Back in the 1990s, Bollywood was nothing like the sanitized, studio-controlled, corporate-financed industry it is today. Tinsel town had its moguls and its mandarins who, along with Mumbai’s realty players, controlled incredible sums of black money. So it was only natural that when Salem decided to go beyond the construction business, it would be to the veritable gold mine of Bollywood.
The first target would be Subhash Ghai, one of the reigning maharajas of superstardom. Ghai’s cash registers had been ringing and coffers overflowing ever since his 1993 box office superhit Khalnayak, starring Salem’s now-on, now-off friend Sanjay Dutt. The director’s stocks had soared so much that he could even sign Shah Rukh Khan for a film.
This, Salem believed, was the perfect time to send Bollywood a message. And the target would be Ghai. Salem deputed five youths from Azamgarh to deliver this ‘hit’. But the deputy commissioner of police, Zone VII, Satyapal Singh, received intelligence about the hit squad. He immediately assigned the task of foiling the attack to his special squad, led by Assistant Inspector Pradeep Sharma. The police team laid a trap and arrested the quintet of would-be killers.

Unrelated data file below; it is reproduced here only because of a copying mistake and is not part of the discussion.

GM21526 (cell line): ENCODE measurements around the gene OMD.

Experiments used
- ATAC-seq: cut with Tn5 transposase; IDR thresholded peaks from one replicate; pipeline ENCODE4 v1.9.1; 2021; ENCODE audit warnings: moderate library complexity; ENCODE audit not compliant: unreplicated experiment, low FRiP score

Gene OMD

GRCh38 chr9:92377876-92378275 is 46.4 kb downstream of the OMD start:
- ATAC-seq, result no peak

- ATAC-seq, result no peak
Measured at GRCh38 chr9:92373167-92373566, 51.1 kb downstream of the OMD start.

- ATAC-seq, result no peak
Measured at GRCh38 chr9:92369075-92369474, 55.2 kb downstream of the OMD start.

Salem, on his part, continues to maintain that he had never intended to kill the director. All he wanted was to send out a message to him. And that missive was: ‘Pay up now or be prepared to face dire consequences.’ Later, Ghai said in an interview that Salem had called him and spoken to him quite politely. Salem wanted the foreign rights for his movie Pardes and when Ghai told him that it had already been signed away, Salem asked for a print of the movie so that he could make pirated copies and sell them. Salem also reportedly told Ghai that he was a big fan of his work.
Salem’s other target in Bollywood was director Rajiv Rai, who had seen major commercial success with Tridev (starring Naseeruddin Shah and Sunny Deol), Mohra (starring Akshay Kumar and Raveena Tandon) and Gupt (starring Bobby Deol and Kajol). As it turned out, Rai was a far easier man to convince than Ghai.